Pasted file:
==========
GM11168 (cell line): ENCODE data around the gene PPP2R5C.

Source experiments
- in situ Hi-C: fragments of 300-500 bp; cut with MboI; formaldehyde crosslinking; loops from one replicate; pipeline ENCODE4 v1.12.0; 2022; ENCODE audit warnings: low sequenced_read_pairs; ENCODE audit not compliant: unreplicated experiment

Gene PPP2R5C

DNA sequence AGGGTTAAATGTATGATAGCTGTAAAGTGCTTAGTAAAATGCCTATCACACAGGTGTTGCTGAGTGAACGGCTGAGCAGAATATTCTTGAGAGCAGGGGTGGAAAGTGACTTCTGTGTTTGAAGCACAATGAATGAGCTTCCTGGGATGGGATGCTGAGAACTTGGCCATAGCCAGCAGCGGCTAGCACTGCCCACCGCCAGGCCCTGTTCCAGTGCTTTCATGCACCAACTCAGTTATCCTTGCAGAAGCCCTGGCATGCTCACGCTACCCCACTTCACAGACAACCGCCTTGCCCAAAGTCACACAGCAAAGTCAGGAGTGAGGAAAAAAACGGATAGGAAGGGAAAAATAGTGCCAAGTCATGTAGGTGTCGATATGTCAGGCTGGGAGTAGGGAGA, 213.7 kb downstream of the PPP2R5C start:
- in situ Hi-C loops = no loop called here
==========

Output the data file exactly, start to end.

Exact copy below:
GM11168 (cell line): ENCODE data around the gene PPP2R5C.

Source experiments
- in situ Hi-C: fragments of 300-500 bp; cut with MboI; formaldehyde crosslinking; loops from one replicate; pipeline ENCODE4 v1.12.0; 2022; ENCODE audit warnings: low sequenced_read_pairs; ENCODE audit not compliant: unreplicated experiment

Gene PPP2R5C

DNA sequence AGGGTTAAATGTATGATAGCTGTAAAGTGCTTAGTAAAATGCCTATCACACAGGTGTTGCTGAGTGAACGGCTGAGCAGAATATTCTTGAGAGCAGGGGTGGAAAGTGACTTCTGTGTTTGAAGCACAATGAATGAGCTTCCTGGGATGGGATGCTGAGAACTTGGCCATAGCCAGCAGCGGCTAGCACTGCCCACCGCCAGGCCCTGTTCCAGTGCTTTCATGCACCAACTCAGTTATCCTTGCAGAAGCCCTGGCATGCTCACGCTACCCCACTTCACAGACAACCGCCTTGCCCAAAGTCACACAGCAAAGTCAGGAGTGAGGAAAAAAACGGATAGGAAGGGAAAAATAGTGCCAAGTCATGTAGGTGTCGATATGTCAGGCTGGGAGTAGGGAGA, 213.7 kb downstream of the PPP2R5C start:
- in situ Hi-C loops = no loop called here